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College of Arts and Sciences

  • Alyssa Collins and David Shields

English faculty study Octavia Butler and Napoleon Sarony at Huntington Library

Two University of South Carolina English professors are about to dive into the archives of a prestigious library to shed new light on the work of two cultural luminaries.

Faculty members Alyssa Collins and David Shields received coveted fellowships at the Huntington Library, Art Museum and Botanical Gardens in San Marino, California. The Huntington’s fellowships are competitive each year, but this year applications increased 57 percent. Only 8 percent of applicants received fellowships.

One department landing two fellows in such a selective year is “rare and wonderful,” says UofSC English Department Chair Nina Levine.

“It speaks to the strength of the faculty and of Alyssa Collins and David Shields in particular," she says. “Both have exciting archival projects that speak to our moment.”

“Cellular Blackness: Octavia E. Butler’s Posthuman Ontologies”

Collins received the Octavia E. Butler Fellowship, which is named for a widely acclaimed African American science fiction author whose archives are held at the Huntington Library.

According to a press release from the library, “Butler (1947–2006) was the first science fiction writer to receive a MacArthur 'genius’ award and the first African American woman to win widespread recognition writing in that genre.”

Collins’ project, “Cellular Blackness: Octavia E. Butler’s Posthuman Ontologies,” goes beyond the text of Butler’s writing to explore the thought process and research that went into the author’s work.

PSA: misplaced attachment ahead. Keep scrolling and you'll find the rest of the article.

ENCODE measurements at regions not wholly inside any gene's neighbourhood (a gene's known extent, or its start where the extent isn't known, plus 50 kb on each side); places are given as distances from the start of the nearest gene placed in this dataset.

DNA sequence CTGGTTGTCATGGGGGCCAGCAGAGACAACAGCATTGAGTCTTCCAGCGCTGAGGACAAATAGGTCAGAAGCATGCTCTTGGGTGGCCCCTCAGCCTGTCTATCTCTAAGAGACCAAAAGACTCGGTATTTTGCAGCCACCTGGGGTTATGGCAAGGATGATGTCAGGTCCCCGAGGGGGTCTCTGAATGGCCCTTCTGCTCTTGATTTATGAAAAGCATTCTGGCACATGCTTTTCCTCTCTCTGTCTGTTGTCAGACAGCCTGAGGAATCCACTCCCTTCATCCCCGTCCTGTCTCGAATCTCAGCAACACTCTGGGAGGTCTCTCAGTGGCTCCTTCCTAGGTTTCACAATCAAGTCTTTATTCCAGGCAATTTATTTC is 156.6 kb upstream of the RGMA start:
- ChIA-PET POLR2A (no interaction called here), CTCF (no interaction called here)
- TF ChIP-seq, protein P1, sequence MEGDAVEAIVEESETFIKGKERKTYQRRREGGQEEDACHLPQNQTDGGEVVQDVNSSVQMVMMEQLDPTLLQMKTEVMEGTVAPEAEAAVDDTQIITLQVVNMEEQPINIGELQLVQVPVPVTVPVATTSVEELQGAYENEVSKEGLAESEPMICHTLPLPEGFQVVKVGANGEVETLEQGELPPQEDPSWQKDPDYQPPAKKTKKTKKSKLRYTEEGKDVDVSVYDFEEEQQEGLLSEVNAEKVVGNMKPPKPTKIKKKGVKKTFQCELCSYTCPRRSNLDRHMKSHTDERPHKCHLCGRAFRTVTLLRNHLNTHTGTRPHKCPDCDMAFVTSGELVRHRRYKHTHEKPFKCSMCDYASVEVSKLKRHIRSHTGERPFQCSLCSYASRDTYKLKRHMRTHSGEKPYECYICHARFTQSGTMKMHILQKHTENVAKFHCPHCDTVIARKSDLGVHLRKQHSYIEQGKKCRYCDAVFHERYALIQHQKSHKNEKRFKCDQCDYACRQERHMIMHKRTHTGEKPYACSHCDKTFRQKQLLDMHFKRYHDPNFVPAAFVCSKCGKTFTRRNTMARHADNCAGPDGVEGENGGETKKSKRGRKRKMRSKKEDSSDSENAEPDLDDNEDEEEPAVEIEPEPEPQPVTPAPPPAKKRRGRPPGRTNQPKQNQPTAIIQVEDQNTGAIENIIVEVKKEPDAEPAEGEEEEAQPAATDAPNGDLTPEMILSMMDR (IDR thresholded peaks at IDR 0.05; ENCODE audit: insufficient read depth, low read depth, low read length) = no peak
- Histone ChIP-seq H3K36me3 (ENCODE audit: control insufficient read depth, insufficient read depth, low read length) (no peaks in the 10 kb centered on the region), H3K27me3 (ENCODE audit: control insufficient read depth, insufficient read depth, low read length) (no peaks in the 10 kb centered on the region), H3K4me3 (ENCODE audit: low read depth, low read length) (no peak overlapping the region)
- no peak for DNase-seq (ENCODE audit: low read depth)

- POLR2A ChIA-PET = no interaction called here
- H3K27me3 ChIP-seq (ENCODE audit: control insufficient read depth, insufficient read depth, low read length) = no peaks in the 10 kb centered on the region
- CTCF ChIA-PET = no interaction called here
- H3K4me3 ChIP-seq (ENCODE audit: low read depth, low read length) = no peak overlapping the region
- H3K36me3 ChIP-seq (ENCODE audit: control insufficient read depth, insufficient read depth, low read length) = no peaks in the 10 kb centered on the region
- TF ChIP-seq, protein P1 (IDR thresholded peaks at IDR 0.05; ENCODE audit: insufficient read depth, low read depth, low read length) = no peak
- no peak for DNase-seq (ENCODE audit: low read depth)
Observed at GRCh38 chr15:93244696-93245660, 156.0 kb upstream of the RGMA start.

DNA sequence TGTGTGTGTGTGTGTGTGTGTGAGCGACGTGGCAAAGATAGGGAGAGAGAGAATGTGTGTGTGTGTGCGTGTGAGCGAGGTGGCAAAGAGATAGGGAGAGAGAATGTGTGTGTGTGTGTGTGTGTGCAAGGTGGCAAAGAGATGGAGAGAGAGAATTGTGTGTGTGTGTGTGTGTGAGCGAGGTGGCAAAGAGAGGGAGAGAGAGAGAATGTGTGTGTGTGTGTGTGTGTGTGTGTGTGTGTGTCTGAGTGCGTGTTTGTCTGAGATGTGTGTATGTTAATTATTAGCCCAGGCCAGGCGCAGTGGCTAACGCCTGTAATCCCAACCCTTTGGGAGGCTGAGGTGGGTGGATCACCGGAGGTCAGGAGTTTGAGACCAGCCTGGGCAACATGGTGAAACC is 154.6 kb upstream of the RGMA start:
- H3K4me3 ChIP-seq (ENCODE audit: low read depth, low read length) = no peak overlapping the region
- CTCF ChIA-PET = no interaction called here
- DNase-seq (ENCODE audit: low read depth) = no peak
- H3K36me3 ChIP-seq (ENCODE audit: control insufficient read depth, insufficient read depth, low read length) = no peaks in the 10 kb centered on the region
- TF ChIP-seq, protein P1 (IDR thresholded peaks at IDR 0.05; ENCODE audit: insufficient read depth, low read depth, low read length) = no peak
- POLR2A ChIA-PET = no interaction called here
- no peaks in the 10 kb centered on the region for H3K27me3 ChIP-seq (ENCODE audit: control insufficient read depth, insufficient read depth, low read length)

“The project approaches Octavia E. Butler as a writer, researcher, and theorist," Collins says. “I’ll be looking for and engaging with the significant amount of information she collected and annotated on topics such as biotechnology, cancer and genomics in preparation for her novels.”

Thanks to the Huntington’s extensive collection of Butler’s notes and letters, Collins hopes to uncover “keys to how we might think about the intersections of her work and that of the scientific discourse of the period in which she wrote,” according to the Huntington’s press release.

The Life of Napoleon Sarony

Meanwhile, Shields received the Huntington’s Robert C. Ritchie Distinguished Fellowship. His research will create a more complete picture of the work of Napoleon Sarony, a groundbreaking 19th-Century portrait photographer.

Sarony photographed celebrities such as the actress Sarah Bernhardt and the author Oscar Wilde, but Shields listed quite a few other accomplishments that impacted photography and publishing to this day.

According to Shields, Sarony “created the genre of theatrical photography, secured copyright protection for artistic photography, invented photographic retouching, portrayed every American celebrity of note from the Civil War to the Gilded Age, founded all of the significant Bohemian Artists Clubs of New York, published the first magazine devoted to the portrayal of nudes in the United States, and took photography as far away from mechanical reproduction as any figure in the 1800s.”

And yet, no one has written Sarony’s biography.

“Over the course of my Huntington residency, I will write that biography,” Shields says, adding that a publisher has expressed interest in a book on Sarony. 

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